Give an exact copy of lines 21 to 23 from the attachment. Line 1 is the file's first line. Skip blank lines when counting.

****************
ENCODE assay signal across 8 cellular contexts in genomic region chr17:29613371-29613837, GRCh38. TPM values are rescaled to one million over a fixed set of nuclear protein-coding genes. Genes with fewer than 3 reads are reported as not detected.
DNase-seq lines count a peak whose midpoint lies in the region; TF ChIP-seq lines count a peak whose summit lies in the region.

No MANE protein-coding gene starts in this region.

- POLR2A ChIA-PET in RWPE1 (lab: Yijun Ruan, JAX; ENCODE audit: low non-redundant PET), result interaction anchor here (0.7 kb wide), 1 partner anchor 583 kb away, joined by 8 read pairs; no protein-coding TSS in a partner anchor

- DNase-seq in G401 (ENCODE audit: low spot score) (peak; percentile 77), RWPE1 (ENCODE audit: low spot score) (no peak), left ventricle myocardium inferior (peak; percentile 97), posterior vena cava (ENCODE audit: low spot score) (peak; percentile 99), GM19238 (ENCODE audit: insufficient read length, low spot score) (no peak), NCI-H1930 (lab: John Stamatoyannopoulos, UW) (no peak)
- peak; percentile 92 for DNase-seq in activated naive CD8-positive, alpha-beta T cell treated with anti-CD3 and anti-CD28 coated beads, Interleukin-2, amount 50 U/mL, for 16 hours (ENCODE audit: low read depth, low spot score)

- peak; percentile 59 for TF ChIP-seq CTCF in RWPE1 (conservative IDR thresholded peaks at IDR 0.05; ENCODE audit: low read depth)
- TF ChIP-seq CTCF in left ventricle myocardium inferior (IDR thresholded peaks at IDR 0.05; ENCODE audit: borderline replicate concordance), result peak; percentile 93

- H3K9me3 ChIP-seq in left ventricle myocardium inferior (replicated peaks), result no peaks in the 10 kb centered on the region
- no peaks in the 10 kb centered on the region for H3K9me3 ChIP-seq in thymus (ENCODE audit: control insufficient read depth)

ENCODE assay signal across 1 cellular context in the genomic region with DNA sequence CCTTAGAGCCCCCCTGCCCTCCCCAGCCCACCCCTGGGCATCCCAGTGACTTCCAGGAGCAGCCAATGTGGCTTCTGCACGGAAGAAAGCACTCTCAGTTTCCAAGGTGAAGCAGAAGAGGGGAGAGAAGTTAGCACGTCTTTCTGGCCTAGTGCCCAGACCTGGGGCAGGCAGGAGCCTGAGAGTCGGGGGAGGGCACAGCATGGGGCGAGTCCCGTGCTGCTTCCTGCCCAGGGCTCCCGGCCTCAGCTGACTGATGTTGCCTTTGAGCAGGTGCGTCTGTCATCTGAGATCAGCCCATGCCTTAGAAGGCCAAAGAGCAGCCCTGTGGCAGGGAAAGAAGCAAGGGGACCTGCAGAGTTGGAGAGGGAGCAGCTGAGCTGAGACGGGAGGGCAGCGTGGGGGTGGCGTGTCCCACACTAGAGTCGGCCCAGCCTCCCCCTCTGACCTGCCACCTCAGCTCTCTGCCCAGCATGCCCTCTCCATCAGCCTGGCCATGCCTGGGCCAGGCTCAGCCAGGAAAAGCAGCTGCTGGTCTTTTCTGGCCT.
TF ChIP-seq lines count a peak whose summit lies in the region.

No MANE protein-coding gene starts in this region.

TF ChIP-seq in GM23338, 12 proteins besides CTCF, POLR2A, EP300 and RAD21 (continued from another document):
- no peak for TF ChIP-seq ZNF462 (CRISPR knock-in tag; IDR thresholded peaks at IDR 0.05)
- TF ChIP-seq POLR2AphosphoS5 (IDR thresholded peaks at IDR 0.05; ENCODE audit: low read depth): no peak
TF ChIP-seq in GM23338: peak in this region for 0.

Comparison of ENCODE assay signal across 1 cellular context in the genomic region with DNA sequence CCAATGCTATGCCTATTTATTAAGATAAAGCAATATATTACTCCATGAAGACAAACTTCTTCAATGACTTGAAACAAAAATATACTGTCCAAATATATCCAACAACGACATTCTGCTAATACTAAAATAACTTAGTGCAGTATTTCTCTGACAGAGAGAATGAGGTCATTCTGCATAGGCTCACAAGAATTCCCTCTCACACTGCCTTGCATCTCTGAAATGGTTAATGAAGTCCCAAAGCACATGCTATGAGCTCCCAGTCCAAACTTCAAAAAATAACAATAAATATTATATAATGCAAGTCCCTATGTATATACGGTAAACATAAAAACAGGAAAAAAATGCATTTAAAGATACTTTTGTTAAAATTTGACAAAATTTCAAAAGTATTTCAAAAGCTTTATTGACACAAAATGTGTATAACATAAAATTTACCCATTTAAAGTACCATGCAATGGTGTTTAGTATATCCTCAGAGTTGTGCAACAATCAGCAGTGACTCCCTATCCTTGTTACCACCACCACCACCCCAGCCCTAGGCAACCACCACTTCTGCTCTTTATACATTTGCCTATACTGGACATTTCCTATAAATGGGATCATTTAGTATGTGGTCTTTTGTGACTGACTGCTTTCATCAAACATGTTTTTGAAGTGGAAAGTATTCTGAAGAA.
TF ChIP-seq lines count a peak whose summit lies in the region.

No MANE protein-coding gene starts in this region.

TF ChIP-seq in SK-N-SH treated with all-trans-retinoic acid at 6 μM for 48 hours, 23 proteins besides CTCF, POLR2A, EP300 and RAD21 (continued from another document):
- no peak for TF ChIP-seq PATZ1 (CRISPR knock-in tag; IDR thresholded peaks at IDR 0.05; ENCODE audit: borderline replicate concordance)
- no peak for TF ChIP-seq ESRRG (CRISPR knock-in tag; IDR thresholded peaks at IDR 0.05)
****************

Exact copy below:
TF ChIP-seq in SK-N-SH treated with all-trans-retinoic acid at 6 μM for 48 hours, 23 proteins besides CTCF, POLR2A, EP300 and RAD21 (continued from another document):
- no peak for TF ChIP-seq PATZ1 (CRISPR knock-in tag; IDR thresholded peaks at IDR 0.05; ENCODE audit: borderline replicate concordance)
- no peak for TF ChIP-seq ESRRG (CRISPR knock-in tag; IDR thresholded peaks at IDR 0.05)